Twitter seems to be in the process of nothing short of a hostile takeover of a Twitter Development group in London called #devnest. It’s weird, and it is tragic.
Weird, because why would Twitter screw over a community so loyal, so talented, and one that is all about Twitter? Surely this is not a very Twitter thing to do?
Tragic, because of the way the folks of #devnest are desperately trying their utmost best, throughout this, to stay loyal to Twitter, their platform of choice. Which, to them, is more than just a development platform.
#devnest was started in February 2009 as a “fantastic community of Twitter developers in the UK“. Founded by Jonathan Markwell and organised by Angus Fox, these guys have been hosting the meetups months after month, organising speakers, Skype sessions with Twitter representatives, free pizza and beer. All in the spirit of hacking and being creative with the Twitter API. Twitter should be proud of people like this.
This Tuesday, though, at the latest #devnest meeting, Angus announced – to my own, and everyone else present’s shock – that Twitter is planning to host #devnest events of their own worldwide, including London, and that they plan to call it #devnest without involving #devnest at all. This is very confusing.
To make matters worse, they have contacted all the sponsors of #devnest. Fortunately three of the main sponsors, Amazon Web Services, The Guardian, and Multizone, have all indicated that they are 100% behind #devnest, despite whatever Twitter spoke to them about (the exact nature of these dialogues are unknown).
Throughout making the above announcement, Angus Fox defended Twitter’s side of the issue with saintly gusto. He explained how Twitter needs to make money – how they’re a business and not a charity.
He went on to say that Twitter had subsequently declined to enter into any kind of written agreement for use of the name, format or twitter account. Furthermore, they did not wish to involve the London organisers (outside of letting them continue to run their own #devnest events and continuing to let them contact Twitter representatives for Q&A sessions via Skype).
He posed the question, “what next for #devnest?” and invited participants to join the organiser discussion.
It was tragic and gut wrenching for me as an outsider to see how these good people are continuing to “do the right thing”, while their passionate efforts are being disregarded by Twitter like an old rag.
Et tu, Twitter?
What has happened here? Twitter doesn’t belong in the evil corporation category? Or does it?
In the past few months, Twitter has started baring their teeth at their development community at an alarming rate. Let’s take a look:
- March: Twitter tells their development community to stop building Twitter client apps. The idea is that apps should not attempt to do what Twitter already does, with a modified user experience. Reading between the lines, this stance could easily be extended by Twitter to other classes of tools they have also built, like URL shorteners, stats tools and Twitter search engines. Concerning.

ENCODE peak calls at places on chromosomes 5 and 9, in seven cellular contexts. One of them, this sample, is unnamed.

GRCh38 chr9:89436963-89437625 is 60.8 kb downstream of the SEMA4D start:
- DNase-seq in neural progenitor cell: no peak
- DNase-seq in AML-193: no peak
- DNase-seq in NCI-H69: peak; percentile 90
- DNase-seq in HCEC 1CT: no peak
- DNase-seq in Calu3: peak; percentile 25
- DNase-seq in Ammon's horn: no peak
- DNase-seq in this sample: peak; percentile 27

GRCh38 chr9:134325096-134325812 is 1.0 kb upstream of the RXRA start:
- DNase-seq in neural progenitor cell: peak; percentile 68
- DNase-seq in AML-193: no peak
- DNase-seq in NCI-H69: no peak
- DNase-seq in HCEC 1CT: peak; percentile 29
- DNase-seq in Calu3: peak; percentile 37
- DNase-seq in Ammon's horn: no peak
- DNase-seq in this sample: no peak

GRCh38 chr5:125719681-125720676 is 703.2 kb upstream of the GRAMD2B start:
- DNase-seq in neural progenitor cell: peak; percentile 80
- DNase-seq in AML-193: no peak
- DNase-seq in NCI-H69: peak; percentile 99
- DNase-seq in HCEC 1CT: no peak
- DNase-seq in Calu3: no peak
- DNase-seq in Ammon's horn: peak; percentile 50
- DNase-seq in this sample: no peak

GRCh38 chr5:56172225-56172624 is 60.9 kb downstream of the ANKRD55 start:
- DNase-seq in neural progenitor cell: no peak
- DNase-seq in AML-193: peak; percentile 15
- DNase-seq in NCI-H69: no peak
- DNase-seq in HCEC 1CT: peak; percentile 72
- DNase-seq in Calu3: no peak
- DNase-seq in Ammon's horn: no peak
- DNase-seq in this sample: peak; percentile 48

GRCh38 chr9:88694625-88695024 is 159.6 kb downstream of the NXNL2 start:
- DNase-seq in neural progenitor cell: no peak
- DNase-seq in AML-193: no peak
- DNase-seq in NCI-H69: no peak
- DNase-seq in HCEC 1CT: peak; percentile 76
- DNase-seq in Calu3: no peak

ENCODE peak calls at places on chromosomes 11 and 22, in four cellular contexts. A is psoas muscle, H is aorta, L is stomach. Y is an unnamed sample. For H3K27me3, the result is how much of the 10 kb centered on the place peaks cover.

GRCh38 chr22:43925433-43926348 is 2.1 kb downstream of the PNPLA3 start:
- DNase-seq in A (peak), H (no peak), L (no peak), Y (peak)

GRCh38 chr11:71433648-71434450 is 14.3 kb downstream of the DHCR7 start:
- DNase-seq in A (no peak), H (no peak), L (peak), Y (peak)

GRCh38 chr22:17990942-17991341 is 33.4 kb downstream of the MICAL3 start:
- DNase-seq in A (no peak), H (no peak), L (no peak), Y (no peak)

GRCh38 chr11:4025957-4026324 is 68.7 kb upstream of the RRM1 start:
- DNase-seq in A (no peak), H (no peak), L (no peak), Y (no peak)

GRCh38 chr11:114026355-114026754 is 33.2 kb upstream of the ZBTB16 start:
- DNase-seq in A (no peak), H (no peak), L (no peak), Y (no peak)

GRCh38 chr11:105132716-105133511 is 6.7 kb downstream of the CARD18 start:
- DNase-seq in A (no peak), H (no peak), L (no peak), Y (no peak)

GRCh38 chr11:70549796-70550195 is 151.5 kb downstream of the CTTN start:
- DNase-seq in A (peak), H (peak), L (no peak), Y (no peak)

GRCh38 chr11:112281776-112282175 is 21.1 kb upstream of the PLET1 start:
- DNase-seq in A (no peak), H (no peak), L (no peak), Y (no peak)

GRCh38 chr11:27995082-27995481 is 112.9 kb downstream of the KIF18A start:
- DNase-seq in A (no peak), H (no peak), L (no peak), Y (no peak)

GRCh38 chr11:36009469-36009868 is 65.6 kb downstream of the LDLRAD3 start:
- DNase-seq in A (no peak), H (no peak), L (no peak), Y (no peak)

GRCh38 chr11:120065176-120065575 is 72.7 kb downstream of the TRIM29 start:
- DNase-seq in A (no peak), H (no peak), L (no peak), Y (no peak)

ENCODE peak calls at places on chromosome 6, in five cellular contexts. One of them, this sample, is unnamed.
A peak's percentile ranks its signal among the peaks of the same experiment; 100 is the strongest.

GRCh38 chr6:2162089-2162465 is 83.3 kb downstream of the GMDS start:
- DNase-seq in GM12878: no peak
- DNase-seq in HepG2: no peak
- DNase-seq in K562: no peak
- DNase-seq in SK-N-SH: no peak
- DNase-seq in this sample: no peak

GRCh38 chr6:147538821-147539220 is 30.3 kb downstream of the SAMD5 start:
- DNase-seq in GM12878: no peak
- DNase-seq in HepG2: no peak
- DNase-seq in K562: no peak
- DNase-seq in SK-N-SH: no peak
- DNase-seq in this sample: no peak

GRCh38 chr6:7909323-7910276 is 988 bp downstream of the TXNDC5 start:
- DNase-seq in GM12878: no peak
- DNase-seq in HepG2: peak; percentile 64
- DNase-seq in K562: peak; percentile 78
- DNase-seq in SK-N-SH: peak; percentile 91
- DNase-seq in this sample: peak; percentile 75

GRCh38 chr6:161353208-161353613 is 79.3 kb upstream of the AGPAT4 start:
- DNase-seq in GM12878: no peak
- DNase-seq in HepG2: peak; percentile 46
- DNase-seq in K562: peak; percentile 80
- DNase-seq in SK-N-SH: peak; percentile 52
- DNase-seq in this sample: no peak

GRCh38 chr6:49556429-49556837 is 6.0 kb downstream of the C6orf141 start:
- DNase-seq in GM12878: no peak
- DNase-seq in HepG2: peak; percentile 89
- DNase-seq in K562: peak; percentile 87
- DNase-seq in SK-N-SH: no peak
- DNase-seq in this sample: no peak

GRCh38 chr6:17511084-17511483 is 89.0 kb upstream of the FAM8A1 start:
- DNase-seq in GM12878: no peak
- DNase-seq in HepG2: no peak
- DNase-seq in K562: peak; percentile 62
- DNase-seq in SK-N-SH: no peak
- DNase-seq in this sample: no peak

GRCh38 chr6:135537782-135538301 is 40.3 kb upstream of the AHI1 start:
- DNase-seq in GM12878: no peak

- May: Twitter announces that apps will require a new, separate permission to access and send DMs – a move welcomed by the developer community for security reasons. At the same time though, they announced that all apps that do not run in a web browser, or cannot at least redirect a user to a web browser, will not be able to get this permission, and thus not be able to read or send DM’s. Another nail in the coffin for many desktop and mobile Twitter clients.
- May: A fun account called @towerbridge, automatically tweeting the up/down state of the London Tower Bridge (a drawbridge) gets deleted by Twitter and given to the London Tower Museum. Apparently Twitter did send a notification to the owner before they deleted his account. (Since then, they have reinstated his data under a new account, @twrbrdg_itself. Hip hip hooray.)
- May: Twitter hosts their own developer event in San Francisco, and also calls it #devnest.
- June: #devnestocalypse – they let #devnest know they’re taking #devnest worldwide, including London, without the original #devnest.
Here I think Angus is right. Twitter is just a business, and they are trying to do whatever it takes to make as much money as possible.
However, we had all hoped for more since their open, user-lead beginnings pointed to the possibility of something bigger and greater – a new way of doing business. In that sense, unfortunately, Twitter has failed us in a way that even Microsoft, at the height of its empire, did not manage to. At least Microsoft tried, and largely managed, to stay loyal to its developer community.
Does anyone else find it ironic that Social Networks tend to be guilty of the most severe antisocial behaviour?
UPDATE: Do read Angus Fox’s comment below with exact details of communication between Twitter and #devnest
Posted by Adriaan Pelzer